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New state bill would require Narcan in public spaces to avert overdose deaths

Narcan instructions as displayed in The Standard’s photo studio on Dec. 9, 2022. | Mike Kuba/The Standard

San Francisco Assemblymember Matt Haney is introducing legislation to require opioid blocker nasal sprays to be made available in public spaces for use in treating drug overdoses.

The law would require that naloxone, best known by its trademark Narcan, be made available to workers in gas stations, bars, libraries and single-room-occupancy hotels, in a manner similar to first aid kits and fire extinguishers.

The medication would be made available by the state Department of Public Health, along with posters with instructions on how to identify a drug overdose, at no charge. Failure to make Narcan available in a place open to all employees would draw up to $1,000 fines.

“If fentanyl continues to be cheaper and more accessible than opioid blockers we’re going to keep seeing an increase in overdose deaths,” Haney said in a press release. “Until we can cut off the source of fentanyl, we have a responsibility to make sure the only effective first aid response is always there when it's needed.”

In San Francisco, implementation of AB 24 would enhance the availability of free Narcan from the Community Behavioral Health Services Pharmacy and other nonprofit service providers, as well by mail as from the nonprofit End Overdose. Narcan is also covered by most insurance including Medi-Cal and is available in pharmacies across the region.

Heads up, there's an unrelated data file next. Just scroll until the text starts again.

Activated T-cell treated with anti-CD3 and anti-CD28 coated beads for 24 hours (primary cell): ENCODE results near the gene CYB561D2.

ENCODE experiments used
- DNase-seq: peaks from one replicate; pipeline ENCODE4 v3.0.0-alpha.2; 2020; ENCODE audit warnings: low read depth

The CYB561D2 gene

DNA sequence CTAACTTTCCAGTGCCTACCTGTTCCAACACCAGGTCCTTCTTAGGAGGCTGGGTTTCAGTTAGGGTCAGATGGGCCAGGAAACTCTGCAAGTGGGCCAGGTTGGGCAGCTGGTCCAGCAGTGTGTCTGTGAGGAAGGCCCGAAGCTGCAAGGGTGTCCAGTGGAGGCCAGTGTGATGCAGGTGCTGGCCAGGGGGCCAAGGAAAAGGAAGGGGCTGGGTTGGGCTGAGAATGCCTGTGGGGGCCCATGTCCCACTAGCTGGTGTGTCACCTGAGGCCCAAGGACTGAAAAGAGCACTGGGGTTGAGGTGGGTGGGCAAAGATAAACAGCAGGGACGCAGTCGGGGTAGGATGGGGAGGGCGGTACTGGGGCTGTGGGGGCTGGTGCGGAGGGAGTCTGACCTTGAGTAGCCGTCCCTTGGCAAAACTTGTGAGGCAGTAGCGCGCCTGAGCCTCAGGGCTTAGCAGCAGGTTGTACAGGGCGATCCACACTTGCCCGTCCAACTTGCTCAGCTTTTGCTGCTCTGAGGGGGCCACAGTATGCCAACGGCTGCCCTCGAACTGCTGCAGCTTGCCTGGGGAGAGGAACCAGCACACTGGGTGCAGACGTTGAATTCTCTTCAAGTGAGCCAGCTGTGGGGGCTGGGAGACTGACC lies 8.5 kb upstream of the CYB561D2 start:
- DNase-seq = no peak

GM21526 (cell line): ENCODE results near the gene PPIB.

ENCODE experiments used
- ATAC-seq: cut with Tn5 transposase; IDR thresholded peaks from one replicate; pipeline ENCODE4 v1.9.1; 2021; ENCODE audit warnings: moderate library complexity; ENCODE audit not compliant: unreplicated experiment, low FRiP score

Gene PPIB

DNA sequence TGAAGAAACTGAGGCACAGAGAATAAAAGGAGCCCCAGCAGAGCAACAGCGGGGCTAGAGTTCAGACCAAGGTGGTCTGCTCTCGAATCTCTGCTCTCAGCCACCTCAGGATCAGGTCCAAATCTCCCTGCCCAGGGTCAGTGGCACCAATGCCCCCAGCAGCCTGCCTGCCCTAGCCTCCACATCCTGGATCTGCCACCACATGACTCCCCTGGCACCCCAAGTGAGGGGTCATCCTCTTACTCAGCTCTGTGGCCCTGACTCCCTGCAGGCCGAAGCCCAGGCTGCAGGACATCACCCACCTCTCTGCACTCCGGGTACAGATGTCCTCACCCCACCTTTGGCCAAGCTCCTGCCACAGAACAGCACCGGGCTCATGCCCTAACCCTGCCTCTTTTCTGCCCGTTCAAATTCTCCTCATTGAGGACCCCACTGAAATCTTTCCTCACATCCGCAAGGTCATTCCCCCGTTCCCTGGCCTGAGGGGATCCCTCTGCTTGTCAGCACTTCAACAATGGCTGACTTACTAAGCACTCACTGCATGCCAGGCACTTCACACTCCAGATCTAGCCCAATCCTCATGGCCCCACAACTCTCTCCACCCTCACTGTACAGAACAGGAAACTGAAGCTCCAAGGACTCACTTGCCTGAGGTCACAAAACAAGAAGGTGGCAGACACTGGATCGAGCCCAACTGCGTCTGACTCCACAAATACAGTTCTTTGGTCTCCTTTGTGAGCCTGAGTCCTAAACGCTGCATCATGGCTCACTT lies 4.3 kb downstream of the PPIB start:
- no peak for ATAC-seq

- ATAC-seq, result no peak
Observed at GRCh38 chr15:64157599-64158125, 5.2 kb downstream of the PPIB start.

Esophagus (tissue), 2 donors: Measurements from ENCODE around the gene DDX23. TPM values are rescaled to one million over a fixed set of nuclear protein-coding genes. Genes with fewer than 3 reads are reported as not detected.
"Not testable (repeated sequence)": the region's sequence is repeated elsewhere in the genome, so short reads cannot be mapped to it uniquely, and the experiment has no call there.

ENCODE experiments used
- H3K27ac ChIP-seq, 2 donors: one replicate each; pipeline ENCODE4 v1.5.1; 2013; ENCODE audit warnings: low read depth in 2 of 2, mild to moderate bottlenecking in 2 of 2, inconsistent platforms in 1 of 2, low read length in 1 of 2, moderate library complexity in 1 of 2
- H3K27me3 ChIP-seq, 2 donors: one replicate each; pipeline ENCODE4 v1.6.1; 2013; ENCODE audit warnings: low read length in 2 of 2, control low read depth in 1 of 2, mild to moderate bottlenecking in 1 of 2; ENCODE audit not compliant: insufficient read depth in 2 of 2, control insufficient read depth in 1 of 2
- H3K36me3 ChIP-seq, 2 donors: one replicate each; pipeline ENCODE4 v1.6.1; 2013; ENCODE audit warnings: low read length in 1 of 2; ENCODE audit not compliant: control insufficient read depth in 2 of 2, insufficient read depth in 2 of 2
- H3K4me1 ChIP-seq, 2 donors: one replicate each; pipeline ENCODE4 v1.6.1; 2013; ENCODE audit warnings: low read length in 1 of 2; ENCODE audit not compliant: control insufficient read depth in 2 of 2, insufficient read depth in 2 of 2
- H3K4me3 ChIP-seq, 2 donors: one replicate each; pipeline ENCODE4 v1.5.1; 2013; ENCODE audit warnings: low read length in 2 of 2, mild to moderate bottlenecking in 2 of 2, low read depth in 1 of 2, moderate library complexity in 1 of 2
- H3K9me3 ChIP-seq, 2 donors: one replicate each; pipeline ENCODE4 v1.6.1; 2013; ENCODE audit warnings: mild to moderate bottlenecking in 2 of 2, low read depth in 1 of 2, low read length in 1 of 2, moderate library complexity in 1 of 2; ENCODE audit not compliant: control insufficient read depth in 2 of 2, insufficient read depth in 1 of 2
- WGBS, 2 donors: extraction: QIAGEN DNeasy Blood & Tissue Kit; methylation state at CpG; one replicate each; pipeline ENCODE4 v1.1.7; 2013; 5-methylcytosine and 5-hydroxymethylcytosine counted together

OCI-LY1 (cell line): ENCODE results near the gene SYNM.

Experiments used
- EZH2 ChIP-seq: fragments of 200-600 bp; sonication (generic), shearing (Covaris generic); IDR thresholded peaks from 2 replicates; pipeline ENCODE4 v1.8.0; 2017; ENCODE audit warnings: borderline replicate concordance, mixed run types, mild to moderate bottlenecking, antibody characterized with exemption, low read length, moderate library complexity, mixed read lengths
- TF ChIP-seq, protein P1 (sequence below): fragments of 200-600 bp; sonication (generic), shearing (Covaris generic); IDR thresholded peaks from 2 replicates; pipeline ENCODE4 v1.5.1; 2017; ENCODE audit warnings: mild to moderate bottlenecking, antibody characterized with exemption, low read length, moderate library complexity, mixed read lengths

Assemblymember Haney represents the eastside of San Francisco, and is former supervisor from District 6, which formerly included the Tenderloin, where he lives. The Tenderloin is considered to be the center of the city’s overdose crisis.

AB24 would ensure that Narcan would be available immediately at public locations where overdoses could occur.

Over the past year, over 2,500 overdose reversals have been performed by first responders using Narcan across the city, including an incident in a Marina District park where a 10-month-old child reportedly ingested fentanyl last month.

This does not include instances where Narcan has been administered by private parties, which are estimated at over 4,000, according to the San Francisco Department of Public Health.

Watch: When and How to Administer Narcan

David Sjostedt contributed additional reporting for this story.